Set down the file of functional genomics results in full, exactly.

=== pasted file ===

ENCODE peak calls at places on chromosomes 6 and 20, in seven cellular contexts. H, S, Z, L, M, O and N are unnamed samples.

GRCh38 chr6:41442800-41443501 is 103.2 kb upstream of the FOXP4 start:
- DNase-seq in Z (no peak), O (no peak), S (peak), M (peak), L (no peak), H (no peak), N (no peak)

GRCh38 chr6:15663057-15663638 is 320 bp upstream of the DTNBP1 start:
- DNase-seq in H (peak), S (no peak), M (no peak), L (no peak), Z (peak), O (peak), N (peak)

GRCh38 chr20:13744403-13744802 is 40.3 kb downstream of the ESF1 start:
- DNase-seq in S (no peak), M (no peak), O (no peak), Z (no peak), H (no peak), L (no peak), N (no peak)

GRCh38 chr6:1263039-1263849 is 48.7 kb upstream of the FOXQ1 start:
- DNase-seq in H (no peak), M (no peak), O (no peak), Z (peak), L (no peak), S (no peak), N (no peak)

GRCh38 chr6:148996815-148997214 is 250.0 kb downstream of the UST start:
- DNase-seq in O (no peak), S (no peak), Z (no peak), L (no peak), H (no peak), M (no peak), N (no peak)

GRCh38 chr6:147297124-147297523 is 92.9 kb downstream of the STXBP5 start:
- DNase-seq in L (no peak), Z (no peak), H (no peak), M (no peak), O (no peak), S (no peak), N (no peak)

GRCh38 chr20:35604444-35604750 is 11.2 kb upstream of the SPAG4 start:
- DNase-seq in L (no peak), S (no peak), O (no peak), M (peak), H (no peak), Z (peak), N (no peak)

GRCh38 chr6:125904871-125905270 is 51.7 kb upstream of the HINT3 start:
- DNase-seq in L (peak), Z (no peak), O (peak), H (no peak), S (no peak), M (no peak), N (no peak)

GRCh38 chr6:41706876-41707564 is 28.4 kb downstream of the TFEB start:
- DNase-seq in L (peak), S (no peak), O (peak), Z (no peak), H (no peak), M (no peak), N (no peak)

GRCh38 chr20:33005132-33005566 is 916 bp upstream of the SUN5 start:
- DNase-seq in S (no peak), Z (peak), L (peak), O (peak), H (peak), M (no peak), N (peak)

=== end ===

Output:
ENCODE peak calls at places on chromosomes 6 and 20, in seven cellular contexts. H, S, Z, L, M, O and N are unnamed samples.

GRCh38 chr6:41442800-41443501 is 103.2 kb upstream of the FOXP4 start:
- DNase-seq in Z (no peak), O (no peak), S (peak), M (peak), L (no peak), H (no peak), N (no peak)

GRCh38 chr6:15663057-15663638 is 320 bp upstream of the DTNBP1 start:
- DNase-seq in H (peak), S (no peak), M (no peak), L (no peak), Z (peak), O (peak), N (peak)

GRCh38 chr20:13744403-13744802 is 40.3 kb downstream of the ESF1 start:
- DNase-seq in S (no peak), M (no peak), O (no peak), Z (no peak), H (no peak), L (no peak), N (no peak)

GRCh38 chr6:1263039-1263849 is 48.7 kb upstream of the FOXQ1 start:
- DNase-seq in H (no peak), M (no peak), O (no peak), Z (peak), L (no peak), S (no peak), N (no peak)

GRCh38 chr6:148996815-148997214 is 250.0 kb downstream of the UST start:
- DNase-seq in O (no peak), S (no peak), Z (no peak), L (no peak), H (no peak), M (no peak), N (no peak)

GRCh38 chr6:147297124-147297523 is 92.9 kb downstream of the STXBP5 start:
- DNase-seq in L (no peak), Z (no peak), H (no peak), M (no peak), O (no peak), S (no peak), N (no peak)

GRCh38 chr20:35604444-35604750 is 11.2 kb upstream of the SPAG4 start:
- DNase-seq in L (no peak), S (no peak), O (no peak), M (peak), H (no peak), Z (peak), N (no peak)

GRCh38 chr6:125904871-125905270 is 51.7 kb upstream of the HINT3 start:
- DNase-seq in L (peak), Z (no peak), O (peak), H (no peak), S (no peak), M (no peak), N (no peak)

GRCh38 chr6:41706876-41707564 is 28.4 kb downstream of the TFEB start:
- DNase-seq in L (peak), S (no peak), O (peak), Z (no peak), H (no peak), M (no peak), N (no peak)

GRCh38 chr20:33005132-33005566 is 916 bp upstream of the SUN5 start:
- DNase-seq in S (no peak), Z (peak), L (peak), O (peak), H (peak), M (no peak), N (peak)